Monday, September 12, 2011

How to chroot SFTP (Secure File Transfer)

SFTP (SSH File Transfer Protocol) is a network protocol that provides file transfer functionality over reliable data stream. It has nothing related with old ftp protocol however it treated as a secure replacement. Here we are going to achieve the following:
  1. Service root directory: /srv/sftp
  2. Each user must have isolated sftp location, e.g. /srv/sftp/user1
  3. User top level directory include directories: files, archive
  4. User session is chrooted
  5. User is limited to sftp only, no shell, no ssh access
If you have ssh installed, you have sftp. Just in case:
apt-get -y install ssh

SSH Configuration for SFTP

You need to ensure the sftp subsystem is enabled in ssh. We are going to use internal-sftp implementation, that is in-process ssh subsystem (file /etc/ssh/sshd_config):
#Subsystem sftp /usr/lib/openssh/sftp-server
Subsystem sftp internal-sftp
Let use sftp group to identify users for sftp. Here is a matching rule for ssh, add it at the end of /etc/ssh/sshd_config file:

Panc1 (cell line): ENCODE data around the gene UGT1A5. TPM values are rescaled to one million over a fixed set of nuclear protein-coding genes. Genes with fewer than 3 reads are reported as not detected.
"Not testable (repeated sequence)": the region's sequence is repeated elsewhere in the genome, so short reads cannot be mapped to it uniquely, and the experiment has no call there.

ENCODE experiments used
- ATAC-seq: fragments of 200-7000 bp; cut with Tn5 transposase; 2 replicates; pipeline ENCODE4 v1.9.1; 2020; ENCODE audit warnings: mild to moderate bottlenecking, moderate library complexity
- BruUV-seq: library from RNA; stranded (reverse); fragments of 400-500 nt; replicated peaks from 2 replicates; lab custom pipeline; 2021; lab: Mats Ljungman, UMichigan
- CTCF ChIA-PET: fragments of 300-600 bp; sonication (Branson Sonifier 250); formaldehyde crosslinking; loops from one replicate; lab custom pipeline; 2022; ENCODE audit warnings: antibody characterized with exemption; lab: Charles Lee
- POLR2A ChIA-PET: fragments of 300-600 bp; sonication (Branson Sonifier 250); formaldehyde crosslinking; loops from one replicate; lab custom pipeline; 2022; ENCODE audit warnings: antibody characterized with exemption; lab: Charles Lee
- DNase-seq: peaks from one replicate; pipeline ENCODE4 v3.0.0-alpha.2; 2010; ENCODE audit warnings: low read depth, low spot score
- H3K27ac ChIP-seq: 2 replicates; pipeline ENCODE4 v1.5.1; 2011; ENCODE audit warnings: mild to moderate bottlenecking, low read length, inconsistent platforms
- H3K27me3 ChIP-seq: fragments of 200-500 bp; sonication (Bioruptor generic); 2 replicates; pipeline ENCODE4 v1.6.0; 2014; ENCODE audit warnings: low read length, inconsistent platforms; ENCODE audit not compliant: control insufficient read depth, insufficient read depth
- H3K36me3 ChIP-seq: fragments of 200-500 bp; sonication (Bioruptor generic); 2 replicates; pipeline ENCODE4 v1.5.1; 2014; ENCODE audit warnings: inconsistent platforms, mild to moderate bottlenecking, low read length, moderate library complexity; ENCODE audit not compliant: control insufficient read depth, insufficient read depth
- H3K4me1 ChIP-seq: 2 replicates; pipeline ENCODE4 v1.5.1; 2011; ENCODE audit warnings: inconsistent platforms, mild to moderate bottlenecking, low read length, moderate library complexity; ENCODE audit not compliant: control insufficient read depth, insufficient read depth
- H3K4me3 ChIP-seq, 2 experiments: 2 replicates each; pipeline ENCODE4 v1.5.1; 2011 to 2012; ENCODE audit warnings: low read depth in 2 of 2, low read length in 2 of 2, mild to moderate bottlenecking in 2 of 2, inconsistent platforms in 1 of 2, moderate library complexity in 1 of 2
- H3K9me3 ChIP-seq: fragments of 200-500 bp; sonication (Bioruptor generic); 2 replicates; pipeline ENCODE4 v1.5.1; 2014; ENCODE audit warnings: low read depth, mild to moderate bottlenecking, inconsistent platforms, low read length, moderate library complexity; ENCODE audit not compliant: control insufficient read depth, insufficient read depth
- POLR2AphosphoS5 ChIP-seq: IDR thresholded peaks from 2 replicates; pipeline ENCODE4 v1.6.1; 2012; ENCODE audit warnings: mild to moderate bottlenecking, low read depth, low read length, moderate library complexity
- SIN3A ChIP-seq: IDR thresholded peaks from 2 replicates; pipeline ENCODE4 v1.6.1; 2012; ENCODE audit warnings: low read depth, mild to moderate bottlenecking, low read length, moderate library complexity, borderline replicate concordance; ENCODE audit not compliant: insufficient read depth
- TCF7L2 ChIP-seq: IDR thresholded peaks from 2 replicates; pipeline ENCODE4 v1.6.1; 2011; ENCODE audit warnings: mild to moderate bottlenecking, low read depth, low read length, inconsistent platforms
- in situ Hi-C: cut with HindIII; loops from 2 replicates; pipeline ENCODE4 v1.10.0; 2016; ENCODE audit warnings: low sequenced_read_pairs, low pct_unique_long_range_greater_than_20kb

Match group sftp
    ChrootDirectory /srv/sftp/%u
    X11Forwarding no
    AllowTcpForwarding no
    MaxAuthTries 2
    ForceCommand internal-sftp
Restart ssh so the changes take place:
/etc/init.d/ssh restart


Let create a security group for our sftp users:
groupadd sftp
Here is a script that does the rest (file


genpasswd() {
    local l=$1
    [ "$l" == "" ] && l=20
    tr -dc A-Za-z0-9_ < /dev/urandom \
        | head -c ${l} | xargs

if [ -z $1 ]; then 
    echo "Usage $0 username"
    exit 1

# 1. User is created with home directory set to /, 
# this is the directory sftp change once chroot.
# 2. User added to group sftp.
# 3. Do not create home directory.
# 4. User has no shell, ssh login impossible.
useradd -d / -G sftp -M -s /bin/false $1

echo "Auto generated password:"
passwd $1

mkdir -p $sftproot/$1/{files,archive}
# Chroot directory must be owned by root
chown root:$1 $sftproot/$1 
# User has read-only access
chmod -R 750 $sftproot/$1
# User owns everything below chroot directory
chown $1:$1 $sftproot/$1/*
Just invoke it this way:
./ user1
Now you should be able use sftp.


  1. Thanks for this useful post. Just one thing:

    # Chroot directory must be owned by root
    chown root:$1 $1/

    should be

    # Chroot directory must be owned by root
    chown root:$1 $sftproot/$1/

  2. Fabrice, thank you for the comment. Let me clarify few things from post:
    1. The sftp directory is owned by root.
    2. User has read-only access.
    3. User owns everything below chroot directory (not directory itself).